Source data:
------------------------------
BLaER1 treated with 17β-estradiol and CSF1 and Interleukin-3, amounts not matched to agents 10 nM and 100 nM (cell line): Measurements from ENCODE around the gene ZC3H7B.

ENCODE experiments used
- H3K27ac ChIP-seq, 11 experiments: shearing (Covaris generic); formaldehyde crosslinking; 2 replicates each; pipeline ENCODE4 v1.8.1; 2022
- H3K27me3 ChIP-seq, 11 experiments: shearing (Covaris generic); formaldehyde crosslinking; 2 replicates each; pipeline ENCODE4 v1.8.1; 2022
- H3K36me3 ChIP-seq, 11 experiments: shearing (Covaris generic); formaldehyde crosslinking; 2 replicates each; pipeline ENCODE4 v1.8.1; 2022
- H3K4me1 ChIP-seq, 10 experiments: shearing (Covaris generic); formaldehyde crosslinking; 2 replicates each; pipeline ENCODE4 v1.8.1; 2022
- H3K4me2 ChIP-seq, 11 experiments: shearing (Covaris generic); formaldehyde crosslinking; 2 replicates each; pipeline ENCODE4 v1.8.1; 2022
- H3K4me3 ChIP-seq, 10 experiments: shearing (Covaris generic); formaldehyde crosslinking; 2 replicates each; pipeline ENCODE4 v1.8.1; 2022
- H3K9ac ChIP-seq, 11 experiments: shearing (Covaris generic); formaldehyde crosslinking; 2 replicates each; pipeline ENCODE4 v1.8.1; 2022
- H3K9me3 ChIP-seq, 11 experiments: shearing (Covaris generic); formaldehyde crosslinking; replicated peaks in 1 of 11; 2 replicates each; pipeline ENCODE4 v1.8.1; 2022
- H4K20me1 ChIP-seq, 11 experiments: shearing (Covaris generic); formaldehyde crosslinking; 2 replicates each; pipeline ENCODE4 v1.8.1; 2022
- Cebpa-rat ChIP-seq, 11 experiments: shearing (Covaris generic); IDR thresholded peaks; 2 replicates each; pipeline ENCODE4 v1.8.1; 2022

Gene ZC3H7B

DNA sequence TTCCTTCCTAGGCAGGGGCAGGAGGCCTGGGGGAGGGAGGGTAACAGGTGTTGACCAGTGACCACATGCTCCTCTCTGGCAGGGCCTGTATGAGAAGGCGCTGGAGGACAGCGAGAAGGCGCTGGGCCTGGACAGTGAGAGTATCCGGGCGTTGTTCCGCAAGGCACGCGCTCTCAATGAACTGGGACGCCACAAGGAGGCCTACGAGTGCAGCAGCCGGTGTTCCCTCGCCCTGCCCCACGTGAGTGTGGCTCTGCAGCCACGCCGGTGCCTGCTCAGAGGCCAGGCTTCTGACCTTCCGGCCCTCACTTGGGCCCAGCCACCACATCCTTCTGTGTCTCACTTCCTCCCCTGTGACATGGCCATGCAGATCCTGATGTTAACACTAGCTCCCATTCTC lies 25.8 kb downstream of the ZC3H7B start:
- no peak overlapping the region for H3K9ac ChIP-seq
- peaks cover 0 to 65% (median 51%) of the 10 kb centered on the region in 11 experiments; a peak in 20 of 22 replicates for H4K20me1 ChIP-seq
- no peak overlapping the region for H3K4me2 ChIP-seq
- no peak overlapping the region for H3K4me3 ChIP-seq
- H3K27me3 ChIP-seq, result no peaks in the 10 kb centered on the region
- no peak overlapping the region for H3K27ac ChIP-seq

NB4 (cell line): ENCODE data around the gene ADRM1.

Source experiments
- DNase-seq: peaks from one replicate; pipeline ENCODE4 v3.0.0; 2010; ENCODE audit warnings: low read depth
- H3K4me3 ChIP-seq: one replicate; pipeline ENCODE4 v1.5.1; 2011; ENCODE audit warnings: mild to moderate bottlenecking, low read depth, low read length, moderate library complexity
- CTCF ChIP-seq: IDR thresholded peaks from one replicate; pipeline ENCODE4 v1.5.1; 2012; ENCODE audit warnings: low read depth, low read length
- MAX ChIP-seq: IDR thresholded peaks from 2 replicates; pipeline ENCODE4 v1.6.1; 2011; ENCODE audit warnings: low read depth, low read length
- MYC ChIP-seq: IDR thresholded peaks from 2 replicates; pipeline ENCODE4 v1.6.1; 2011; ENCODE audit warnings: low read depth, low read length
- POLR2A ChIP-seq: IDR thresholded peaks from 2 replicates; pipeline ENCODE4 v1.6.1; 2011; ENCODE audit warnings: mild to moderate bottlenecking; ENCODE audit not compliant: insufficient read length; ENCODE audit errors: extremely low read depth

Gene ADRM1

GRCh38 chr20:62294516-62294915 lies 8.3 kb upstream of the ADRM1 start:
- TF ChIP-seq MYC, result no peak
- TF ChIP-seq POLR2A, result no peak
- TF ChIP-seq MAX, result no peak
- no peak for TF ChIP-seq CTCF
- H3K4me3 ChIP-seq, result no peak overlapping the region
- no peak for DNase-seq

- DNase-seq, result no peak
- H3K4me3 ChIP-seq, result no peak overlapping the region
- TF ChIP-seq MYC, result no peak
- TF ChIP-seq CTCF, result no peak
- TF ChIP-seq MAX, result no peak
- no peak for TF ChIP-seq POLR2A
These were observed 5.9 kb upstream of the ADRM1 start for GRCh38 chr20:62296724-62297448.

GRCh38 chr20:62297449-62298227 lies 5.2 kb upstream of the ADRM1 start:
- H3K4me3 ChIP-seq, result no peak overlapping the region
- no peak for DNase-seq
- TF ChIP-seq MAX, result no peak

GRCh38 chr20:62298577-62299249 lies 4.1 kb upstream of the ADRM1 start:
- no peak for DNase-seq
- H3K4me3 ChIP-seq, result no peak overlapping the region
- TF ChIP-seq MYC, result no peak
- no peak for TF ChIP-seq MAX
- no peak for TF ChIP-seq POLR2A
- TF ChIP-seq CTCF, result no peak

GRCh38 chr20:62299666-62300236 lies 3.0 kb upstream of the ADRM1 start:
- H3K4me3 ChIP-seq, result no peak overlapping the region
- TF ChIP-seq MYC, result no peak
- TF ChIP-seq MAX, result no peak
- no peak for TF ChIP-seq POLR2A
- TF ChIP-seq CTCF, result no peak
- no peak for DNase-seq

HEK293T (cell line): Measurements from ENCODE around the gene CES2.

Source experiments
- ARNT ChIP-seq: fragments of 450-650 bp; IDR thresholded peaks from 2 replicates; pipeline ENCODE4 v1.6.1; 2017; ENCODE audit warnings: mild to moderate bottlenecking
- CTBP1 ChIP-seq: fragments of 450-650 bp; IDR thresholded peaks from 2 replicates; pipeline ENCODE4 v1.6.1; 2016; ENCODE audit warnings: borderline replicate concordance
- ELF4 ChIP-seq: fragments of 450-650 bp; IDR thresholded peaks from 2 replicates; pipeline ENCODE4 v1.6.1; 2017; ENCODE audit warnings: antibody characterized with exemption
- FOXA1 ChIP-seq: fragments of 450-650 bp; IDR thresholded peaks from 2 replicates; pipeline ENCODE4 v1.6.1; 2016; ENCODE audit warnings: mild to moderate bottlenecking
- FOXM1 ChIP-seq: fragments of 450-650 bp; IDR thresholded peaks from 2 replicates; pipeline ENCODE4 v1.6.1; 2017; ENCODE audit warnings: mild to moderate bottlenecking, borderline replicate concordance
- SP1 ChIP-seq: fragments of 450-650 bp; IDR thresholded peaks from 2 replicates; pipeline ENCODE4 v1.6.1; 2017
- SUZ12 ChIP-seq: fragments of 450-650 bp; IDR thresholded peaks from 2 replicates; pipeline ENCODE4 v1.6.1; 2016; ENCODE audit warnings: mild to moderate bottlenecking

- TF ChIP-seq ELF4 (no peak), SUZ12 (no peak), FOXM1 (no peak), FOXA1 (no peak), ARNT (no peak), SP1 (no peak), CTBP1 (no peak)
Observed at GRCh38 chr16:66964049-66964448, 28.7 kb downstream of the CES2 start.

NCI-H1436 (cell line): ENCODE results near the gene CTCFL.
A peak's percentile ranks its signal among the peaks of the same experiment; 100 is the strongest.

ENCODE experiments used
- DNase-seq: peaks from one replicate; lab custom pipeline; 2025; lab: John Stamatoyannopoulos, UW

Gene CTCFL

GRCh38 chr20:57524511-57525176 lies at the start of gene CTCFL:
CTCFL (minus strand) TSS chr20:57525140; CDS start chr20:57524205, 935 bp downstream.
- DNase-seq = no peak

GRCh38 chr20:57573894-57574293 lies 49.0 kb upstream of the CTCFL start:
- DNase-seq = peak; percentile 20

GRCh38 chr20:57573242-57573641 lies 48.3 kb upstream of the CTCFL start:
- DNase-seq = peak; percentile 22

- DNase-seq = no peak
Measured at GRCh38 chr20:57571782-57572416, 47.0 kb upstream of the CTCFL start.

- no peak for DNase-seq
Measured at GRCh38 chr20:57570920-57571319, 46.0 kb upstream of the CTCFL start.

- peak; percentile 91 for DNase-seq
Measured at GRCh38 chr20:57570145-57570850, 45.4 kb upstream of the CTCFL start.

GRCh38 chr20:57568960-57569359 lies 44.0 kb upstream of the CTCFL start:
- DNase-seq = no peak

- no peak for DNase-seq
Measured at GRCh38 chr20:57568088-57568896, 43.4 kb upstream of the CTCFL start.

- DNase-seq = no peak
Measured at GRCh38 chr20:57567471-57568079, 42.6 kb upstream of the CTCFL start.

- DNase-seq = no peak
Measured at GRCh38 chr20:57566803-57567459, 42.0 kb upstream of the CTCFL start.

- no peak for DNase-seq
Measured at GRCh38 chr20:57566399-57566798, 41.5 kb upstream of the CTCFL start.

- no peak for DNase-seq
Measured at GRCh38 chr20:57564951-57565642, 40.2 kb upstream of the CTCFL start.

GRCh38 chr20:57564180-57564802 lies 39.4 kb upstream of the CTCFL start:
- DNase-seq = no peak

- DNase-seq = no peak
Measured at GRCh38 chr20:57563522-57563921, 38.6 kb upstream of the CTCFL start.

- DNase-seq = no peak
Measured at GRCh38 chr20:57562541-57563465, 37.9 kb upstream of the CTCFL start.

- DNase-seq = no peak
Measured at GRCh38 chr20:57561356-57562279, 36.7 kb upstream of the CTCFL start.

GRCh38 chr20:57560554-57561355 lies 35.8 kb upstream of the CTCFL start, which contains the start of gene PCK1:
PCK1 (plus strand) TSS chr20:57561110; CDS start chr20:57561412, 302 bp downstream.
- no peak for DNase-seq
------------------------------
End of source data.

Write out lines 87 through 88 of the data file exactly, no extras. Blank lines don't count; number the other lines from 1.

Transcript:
- no peak for DNase-seq
Measured at GRCh38 chr20:57570920-57571319, 46.0 kb upstream of the CTCFL start.